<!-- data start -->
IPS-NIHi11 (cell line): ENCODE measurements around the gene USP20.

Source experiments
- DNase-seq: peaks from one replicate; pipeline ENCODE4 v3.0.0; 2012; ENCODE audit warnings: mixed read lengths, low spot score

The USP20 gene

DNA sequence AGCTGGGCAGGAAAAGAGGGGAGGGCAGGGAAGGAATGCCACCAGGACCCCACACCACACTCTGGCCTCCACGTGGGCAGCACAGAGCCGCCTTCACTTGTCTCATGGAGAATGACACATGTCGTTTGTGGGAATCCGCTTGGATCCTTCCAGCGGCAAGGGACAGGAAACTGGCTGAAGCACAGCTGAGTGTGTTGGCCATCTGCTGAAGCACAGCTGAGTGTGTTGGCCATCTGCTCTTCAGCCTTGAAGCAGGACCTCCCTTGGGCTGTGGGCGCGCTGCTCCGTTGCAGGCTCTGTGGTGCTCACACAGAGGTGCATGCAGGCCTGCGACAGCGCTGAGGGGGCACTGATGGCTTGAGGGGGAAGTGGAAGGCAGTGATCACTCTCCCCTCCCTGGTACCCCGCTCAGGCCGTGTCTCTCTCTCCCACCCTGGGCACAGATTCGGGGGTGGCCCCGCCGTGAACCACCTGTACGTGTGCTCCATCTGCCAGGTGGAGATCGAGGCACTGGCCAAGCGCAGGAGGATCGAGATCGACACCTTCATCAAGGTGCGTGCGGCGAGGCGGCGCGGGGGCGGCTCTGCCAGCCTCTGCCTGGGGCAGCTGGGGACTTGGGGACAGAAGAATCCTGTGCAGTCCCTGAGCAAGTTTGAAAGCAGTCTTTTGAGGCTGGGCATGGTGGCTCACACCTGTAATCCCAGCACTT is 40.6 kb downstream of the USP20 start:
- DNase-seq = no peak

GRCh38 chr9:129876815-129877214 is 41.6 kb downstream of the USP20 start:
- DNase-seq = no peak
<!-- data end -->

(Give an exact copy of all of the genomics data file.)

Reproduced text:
IPS-NIHi11 (cell line): ENCODE measurements around the gene USP20.

Source experiments
- DNase-seq: peaks from one replicate; pipeline ENCODE4 v3.0.0; 2012; ENCODE audit warnings: mixed read lengths, low spot score

The USP20 gene

DNA sequence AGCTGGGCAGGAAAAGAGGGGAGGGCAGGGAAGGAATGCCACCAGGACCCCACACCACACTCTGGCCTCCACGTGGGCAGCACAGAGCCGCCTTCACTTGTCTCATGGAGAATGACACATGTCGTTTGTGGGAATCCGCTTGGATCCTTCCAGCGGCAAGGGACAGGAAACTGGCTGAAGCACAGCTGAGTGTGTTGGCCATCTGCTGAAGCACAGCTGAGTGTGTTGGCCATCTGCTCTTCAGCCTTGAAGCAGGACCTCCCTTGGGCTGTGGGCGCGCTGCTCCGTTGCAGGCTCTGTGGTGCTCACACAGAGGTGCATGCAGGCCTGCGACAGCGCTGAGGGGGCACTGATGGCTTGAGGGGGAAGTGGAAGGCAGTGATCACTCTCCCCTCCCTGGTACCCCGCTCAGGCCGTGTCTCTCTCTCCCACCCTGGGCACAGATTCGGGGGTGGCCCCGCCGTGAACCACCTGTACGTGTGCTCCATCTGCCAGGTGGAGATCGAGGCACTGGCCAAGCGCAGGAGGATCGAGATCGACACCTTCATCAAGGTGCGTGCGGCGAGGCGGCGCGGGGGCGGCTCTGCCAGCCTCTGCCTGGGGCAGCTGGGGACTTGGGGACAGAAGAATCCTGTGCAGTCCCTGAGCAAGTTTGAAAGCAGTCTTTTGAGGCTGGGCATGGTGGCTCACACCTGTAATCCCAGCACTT is 40.6 kb downstream of the USP20 start:
- DNase-seq = no peak

GRCh38 chr9:129876815-129877214 is 41.6 kb downstream of the USP20 start:
- DNase-seq = no peak